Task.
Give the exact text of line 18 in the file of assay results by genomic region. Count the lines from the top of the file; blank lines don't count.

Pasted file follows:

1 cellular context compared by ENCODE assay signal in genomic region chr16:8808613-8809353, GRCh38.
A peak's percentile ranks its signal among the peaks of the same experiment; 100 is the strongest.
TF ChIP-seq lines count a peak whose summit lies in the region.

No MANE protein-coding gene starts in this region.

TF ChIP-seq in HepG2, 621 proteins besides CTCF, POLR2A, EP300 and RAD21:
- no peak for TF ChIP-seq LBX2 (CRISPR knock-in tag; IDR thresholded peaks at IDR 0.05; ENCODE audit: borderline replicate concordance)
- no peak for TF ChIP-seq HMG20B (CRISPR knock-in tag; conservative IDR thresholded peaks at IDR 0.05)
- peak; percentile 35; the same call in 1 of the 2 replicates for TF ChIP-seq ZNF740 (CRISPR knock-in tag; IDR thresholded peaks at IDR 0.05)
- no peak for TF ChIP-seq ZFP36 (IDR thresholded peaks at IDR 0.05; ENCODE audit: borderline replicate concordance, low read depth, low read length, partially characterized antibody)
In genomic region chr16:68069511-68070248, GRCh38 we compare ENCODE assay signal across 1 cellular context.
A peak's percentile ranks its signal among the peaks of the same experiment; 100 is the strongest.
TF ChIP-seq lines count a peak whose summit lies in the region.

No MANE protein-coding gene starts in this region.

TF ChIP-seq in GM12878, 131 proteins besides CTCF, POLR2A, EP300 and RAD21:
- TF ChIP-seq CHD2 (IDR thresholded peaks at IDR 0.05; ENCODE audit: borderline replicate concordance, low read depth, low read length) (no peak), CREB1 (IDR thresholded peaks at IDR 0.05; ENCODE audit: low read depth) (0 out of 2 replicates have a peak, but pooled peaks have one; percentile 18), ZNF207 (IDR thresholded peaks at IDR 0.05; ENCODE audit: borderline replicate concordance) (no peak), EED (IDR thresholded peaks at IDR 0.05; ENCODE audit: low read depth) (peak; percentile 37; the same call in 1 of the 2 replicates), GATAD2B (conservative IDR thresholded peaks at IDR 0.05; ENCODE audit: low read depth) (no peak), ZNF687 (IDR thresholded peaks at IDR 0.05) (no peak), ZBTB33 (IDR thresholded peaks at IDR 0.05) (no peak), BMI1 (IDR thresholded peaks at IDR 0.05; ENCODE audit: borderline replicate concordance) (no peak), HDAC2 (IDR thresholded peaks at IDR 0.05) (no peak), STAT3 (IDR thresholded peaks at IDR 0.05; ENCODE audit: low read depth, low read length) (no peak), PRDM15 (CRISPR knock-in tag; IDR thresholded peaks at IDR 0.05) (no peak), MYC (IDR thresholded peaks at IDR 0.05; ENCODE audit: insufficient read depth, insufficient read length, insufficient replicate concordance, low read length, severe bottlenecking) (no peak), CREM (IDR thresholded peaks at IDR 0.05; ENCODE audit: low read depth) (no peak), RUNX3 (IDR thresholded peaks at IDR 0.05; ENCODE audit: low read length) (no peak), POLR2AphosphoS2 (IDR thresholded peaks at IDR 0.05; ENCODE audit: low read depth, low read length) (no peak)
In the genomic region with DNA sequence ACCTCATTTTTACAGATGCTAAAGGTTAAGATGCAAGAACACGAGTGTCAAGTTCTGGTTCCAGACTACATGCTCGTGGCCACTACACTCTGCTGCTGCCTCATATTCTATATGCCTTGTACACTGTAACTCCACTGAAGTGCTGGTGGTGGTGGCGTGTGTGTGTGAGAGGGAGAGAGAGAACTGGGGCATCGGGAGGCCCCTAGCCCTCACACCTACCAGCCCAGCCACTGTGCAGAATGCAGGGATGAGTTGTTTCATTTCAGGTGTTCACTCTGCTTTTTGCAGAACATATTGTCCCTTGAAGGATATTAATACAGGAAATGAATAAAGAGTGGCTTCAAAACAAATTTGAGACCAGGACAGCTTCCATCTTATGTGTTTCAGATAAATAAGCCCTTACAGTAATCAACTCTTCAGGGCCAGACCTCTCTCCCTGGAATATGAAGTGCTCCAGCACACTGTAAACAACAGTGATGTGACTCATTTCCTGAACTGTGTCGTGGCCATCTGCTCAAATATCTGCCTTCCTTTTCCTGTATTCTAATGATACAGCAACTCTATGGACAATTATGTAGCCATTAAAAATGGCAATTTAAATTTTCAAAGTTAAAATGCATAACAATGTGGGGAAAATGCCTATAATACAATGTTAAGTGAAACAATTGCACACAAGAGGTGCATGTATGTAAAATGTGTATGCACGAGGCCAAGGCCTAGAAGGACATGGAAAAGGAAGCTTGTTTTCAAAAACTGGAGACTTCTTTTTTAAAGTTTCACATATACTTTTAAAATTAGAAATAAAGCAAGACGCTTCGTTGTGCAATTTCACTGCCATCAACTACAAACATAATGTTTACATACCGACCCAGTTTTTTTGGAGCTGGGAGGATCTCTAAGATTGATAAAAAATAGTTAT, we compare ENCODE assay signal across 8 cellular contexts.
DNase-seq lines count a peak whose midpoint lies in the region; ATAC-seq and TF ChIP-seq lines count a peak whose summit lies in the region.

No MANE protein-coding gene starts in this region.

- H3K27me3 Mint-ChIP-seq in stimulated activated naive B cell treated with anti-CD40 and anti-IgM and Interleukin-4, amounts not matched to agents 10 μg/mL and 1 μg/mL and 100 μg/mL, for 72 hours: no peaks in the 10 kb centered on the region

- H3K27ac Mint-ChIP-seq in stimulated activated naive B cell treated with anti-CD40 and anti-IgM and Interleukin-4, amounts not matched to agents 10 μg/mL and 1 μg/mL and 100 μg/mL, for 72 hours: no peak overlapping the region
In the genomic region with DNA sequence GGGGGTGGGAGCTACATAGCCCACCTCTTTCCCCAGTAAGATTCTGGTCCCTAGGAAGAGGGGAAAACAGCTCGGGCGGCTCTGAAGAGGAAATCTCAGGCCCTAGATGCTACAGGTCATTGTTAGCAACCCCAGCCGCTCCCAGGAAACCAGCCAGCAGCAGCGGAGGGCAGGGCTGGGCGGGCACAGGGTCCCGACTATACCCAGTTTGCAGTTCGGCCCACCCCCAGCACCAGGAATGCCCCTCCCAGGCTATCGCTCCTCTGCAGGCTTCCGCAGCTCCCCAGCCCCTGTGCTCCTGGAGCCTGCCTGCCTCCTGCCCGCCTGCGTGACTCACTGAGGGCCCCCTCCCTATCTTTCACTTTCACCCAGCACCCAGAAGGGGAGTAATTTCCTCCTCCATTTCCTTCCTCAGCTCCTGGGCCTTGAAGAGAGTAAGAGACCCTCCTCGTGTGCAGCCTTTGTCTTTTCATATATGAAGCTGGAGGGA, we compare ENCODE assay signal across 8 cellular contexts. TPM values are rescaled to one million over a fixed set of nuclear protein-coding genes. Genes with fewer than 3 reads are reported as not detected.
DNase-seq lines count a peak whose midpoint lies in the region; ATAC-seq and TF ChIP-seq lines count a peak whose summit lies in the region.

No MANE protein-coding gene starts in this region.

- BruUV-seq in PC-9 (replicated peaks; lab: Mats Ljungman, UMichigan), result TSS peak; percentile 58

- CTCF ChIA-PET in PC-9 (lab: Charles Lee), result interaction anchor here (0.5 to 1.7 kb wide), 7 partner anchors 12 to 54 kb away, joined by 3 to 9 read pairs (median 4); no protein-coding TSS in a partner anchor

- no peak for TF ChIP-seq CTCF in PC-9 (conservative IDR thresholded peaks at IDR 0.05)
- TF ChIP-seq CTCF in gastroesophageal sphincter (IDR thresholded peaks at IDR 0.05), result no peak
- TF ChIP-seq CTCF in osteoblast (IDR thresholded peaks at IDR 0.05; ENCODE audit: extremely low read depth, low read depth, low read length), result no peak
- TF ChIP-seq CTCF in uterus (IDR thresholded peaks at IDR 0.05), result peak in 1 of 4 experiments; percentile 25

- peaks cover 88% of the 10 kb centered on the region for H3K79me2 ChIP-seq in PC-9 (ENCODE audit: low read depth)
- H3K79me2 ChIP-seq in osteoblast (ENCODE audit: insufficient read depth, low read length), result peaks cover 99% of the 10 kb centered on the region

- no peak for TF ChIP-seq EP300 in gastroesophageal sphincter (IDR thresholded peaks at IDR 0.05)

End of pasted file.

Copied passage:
No MANE protein-coding gene starts in this region.